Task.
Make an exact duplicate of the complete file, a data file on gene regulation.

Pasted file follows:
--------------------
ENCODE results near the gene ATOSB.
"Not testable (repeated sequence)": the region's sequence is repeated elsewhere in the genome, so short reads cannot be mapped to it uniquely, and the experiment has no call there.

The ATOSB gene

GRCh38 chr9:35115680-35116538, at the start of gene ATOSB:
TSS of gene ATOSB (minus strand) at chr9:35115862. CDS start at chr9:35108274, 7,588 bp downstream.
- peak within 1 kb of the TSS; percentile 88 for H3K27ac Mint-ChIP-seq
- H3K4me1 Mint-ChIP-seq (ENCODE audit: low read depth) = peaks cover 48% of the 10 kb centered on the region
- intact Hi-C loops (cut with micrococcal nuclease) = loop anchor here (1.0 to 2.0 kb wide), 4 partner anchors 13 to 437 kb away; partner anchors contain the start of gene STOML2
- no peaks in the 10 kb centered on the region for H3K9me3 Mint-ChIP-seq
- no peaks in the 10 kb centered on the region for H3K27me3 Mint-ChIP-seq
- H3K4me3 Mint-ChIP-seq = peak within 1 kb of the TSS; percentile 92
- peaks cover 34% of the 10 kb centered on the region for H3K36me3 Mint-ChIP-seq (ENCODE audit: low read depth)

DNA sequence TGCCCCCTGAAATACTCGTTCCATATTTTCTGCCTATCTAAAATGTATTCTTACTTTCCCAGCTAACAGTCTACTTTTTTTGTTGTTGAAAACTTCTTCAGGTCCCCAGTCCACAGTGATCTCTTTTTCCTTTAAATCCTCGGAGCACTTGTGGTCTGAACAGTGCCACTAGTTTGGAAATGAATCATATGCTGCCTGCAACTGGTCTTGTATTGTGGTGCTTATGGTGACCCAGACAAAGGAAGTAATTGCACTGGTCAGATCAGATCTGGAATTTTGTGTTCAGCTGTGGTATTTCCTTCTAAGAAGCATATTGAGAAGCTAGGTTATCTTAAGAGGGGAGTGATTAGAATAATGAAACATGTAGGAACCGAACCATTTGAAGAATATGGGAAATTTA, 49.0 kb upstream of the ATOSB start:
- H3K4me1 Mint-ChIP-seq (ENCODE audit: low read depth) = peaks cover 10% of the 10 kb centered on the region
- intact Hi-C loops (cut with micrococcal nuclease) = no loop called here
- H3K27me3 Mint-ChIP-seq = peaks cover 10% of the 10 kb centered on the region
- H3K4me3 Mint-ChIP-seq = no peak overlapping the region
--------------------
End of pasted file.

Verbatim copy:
ENCODE results near the gene ATOSB.
"Not testable (repeated sequence)": the region's sequence is repeated elsewhere in the genome, so short reads cannot be mapped to it uniquely, and the experiment has no call there.

The ATOSB gene

GRCh38 chr9:35115680-35116538, at the start of gene ATOSB:
TSS of gene ATOSB (minus strand) at chr9:35115862. CDS start at chr9:35108274, 7,588 bp downstream.
- peak within 1 kb of the TSS; percentile 88 for H3K27ac Mint-ChIP-seq
- H3K4me1 Mint-ChIP-seq (ENCODE audit: low read depth) = peaks cover 48% of the 10 kb centered on the region
- intact Hi-C loops (cut with micrococcal nuclease) = loop anchor here (1.0 to 2.0 kb wide), 4 partner anchors 13 to 437 kb away; partner anchors contain the start of gene STOML2
- no peaks in the 10 kb centered on the region for H3K9me3 Mint-ChIP-seq
- no peaks in the 10 kb centered on the region for H3K27me3 Mint-ChIP-seq
- H3K4me3 Mint-ChIP-seq = peak within 1 kb of the TSS; percentile 92
- peaks cover 34% of the 10 kb centered on the region for H3K36me3 Mint-ChIP-seq (ENCODE audit: low read depth)

DNA sequence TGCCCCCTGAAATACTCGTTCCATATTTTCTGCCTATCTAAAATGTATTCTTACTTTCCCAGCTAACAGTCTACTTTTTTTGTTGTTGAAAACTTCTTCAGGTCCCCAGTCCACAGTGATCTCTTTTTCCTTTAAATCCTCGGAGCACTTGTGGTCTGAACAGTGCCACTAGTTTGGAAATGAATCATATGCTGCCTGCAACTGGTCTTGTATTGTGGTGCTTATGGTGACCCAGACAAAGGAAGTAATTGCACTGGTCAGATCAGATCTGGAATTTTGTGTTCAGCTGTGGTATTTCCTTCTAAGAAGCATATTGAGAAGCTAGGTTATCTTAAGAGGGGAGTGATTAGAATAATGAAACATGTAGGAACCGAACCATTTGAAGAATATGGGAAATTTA, 49.0 kb upstream of the ATOSB start:
- H3K4me1 Mint-ChIP-seq (ENCODE audit: low read depth) = peaks cover 10% of the 10 kb centered on the region
- intact Hi-C loops (cut with micrococcal nuclease) = no loop called here
- H3K27me3 Mint-ChIP-seq = peaks cover 10% of the 10 kb centered on the region
- H3K4me3 Mint-ChIP-seq = no peak overlapping the region